The most radiant gloom you’ve ever heard
By Captain America
Despite relentless recording sessions, not long ago it seemed like no one could keep the Prids away from Albuquerque. In 2003 and 2004, the band played here every eight or nine months. Not that anyone was complaining, mind you. In fact, bassist Mistina La Fave and guitarist/lyricist David Frederickson have cited New Mexico as one of their favorite stops due to the always warm and grateful reception they’ve gotten in the Dirt City. In 2008 a nearly fatal van accident threatened to halt the constant gigging, but the band recovered and jumped back on the road. Unlike many outfits that eventually retreat to the relative calm of the studio, it’s unimaginable to think of the Prids not touring. The only thing that trumps the band’s 10 CDs, EPs and 7-inches is its galvanizing live shows.
Break Beat Poetica
Idris Goodwin is a hip-hop sundae
By Summer Olsson
Idris Goodwin is the Neapolitan ice cream of words. He’s a rapper, an HBO Def Poet and an award-winning writer. His material mixes and serves the best elements of these genres. He’s also a “hip-hop educator” who has lectured in institutions across the country on themes like culture and empowerment. Literary journals have published him and clubs have played his music. Goodwin is from Chicago but has duel residence in Illinois and New Mexico. The cherry on top is that he’ll perform as part of the Wordstream Poetry Series at the Harwood Art Center on Friday, June 18. (Full disclosure: In 2006 I acted in Goodwin’s play Braising.)
Women’s Voices Change
Popular series gets a makeover
By Mel Minter
The 2010 edition of Women’s Voices, the nearly annual concert series that showcases the area’s exceptional female vocal talent, introduces new curators, a new concept and a new schedule. The series will forgo the usual smorgasbord of pop, jazz and blues on back-to-back nights to offer two distinctly different events. The first is Ladies Sing the Blues on Saturday, June 19, curated by Joan Cere (formerly Griffin). The second is Tribute to Ella Fitzgerald, Billie Holiday and Sarah Vaughan on Saturday, July 10, curated by Patty Stephens.
Flyer on the Wall
Done in coarse permanent marker with proletarian flare, this outsider art depicts a blown-out umbrella amidst a downpour. Or does it? Perhaps, rather, it’s an elephant eating grass? Or maybe it’s purely abstract. What’s certain is the performance of lo-fi San Francisco indie bands Telephone Hat and Filbert, along with Albuquerque’s CanyonLands, at Winning Coffee Co. (111 Harvard SE) on Friday, June 18, at 7 p.m. This event is all-ages and free to the people. (Jessica Cassyle Carr)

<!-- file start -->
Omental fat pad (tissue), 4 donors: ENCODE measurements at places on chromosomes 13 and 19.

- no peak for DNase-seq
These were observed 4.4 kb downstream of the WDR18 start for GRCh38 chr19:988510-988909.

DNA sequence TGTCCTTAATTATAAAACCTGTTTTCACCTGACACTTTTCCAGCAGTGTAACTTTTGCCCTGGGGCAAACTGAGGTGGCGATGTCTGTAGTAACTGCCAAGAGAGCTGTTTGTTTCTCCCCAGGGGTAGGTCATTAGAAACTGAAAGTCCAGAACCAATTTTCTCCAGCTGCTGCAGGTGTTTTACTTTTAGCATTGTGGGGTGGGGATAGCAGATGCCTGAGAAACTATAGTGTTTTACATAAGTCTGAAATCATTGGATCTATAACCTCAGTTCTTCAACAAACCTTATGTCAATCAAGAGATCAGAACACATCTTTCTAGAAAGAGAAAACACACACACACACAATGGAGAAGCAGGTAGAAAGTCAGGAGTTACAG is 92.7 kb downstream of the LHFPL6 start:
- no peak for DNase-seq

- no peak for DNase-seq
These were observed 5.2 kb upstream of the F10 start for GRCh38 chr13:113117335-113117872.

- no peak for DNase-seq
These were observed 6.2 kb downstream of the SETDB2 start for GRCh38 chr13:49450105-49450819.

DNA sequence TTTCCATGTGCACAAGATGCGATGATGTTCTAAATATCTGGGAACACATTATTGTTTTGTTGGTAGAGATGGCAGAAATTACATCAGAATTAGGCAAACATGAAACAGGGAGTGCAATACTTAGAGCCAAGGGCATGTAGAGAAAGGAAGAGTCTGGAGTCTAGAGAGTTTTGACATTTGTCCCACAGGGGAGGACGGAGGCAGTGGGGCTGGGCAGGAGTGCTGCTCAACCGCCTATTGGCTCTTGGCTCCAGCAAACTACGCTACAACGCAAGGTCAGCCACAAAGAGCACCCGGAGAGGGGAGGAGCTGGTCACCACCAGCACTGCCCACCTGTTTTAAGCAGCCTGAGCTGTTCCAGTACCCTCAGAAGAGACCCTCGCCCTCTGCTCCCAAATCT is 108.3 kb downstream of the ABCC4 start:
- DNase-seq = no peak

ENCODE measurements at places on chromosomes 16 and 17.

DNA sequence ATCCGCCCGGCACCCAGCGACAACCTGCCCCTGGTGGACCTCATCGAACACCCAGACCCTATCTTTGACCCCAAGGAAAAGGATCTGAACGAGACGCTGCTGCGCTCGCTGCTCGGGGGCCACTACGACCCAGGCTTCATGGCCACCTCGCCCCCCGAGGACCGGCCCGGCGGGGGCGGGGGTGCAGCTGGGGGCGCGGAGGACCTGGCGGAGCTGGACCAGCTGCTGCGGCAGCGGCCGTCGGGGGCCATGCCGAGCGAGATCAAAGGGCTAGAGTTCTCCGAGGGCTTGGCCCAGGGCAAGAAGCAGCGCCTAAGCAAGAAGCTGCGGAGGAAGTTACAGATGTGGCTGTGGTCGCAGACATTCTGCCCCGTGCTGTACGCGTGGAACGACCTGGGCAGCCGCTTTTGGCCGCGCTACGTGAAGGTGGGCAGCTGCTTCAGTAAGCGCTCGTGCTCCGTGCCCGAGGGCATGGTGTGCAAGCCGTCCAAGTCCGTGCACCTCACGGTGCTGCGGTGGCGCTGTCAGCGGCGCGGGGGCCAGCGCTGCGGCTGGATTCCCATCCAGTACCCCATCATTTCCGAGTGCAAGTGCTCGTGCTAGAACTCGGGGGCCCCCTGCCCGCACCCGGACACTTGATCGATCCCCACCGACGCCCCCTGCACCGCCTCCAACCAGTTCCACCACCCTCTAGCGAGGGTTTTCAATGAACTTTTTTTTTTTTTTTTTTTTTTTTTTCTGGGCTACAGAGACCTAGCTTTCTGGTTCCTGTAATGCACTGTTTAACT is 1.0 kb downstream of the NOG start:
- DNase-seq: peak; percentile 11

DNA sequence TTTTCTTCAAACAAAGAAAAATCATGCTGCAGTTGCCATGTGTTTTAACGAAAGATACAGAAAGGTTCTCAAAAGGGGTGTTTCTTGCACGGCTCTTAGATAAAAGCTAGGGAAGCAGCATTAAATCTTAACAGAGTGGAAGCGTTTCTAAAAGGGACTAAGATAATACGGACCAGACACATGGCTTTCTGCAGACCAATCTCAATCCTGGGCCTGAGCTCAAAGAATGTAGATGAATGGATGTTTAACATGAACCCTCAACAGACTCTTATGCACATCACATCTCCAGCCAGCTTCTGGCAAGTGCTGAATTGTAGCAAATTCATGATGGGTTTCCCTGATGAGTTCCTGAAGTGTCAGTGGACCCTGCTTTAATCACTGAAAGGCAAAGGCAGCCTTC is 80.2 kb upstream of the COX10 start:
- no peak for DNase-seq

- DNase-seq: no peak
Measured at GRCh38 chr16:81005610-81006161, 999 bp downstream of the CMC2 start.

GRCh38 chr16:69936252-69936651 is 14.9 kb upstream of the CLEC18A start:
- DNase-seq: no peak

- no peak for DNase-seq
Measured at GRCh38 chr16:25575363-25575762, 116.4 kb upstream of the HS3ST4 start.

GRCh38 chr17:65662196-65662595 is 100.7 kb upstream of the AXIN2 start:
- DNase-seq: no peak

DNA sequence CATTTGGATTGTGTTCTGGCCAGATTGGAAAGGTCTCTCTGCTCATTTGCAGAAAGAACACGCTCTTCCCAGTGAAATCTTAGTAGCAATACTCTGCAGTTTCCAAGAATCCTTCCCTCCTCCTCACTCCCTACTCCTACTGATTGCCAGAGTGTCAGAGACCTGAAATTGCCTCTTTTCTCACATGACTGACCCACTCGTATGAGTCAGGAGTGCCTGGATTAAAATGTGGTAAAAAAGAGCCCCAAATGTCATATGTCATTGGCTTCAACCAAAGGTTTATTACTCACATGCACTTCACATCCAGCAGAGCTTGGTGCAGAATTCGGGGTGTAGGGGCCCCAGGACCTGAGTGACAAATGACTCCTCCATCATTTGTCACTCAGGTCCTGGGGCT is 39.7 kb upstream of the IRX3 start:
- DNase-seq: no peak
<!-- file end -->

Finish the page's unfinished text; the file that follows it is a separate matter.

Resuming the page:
Evan Christopher long ago established his technical mastery of the clarinet—tone, nuance (emotions subdivided into their millionth parts), phrasing. To that, he adds a scholar’s curiosity, an artist’s sensibility and a capacity for deep feeling. They all come together in his masterwork, The Remembering Song, inspired by his return to New Orleans post-Katrina. This luminous recording, eight of whose 12 tracks are Christopher originals, captures the gratitude, pride, sorrow, anger, resolve, resignation, hope and celebration that quickens the Crescent City today. With help from Bucky Pizzarelli (guitar), James Chirillo (guitar) and Greg Cohen (bass), Christopher reflects profoundly and gently on the city’s tradition and both its historic and its metaphorical longing for home. “Waltz for All Souls” would test the limits of Odysseus tied to the mast. No sirens ever sang so beautifully. (MM)
Courtesy of the artist
Nizhoni Girls • The Flossies • indie, rock • Midnight Stew • Nite Kidz • Lilith • shoegaze • Litter Brain
By August March
The poster for the concert happening at Moonlight Lounge on Friday, April 28, depicts a lonesome hogan placed in the midst of a black and white desolation. Flying out from a chimney on the traditional Diné dwelling is a plume of colorful smoke that names some of the bands that make that large sacred expanse to Burque’s west much more than a monochromatic desert. The smoky color of music pervades that realm, and now it’s drifting our way. With music by rez rebels Nizhóní Girls, The Flossies, Midnight Stew, Nite Kidz, Lilith and Burque’s own DIY punk powerhouse Litter Brain, this is going to be a concert guaranteed to give listeners a solid and soulfully sonic indication of how powerful the voices—and electric guitars and synths and drums—from our Native American neighbors and fellow punk rockers can be. The bands will be performing during this year’s Gathering of Nations Pow Wow to raise funds for the upcoming Asdzaa Warrior Fest. Join in on this rocking revelation for only $5 and a valid 21+ ID. Doors are at 8pm; the righteous ritual begins at 9pm.
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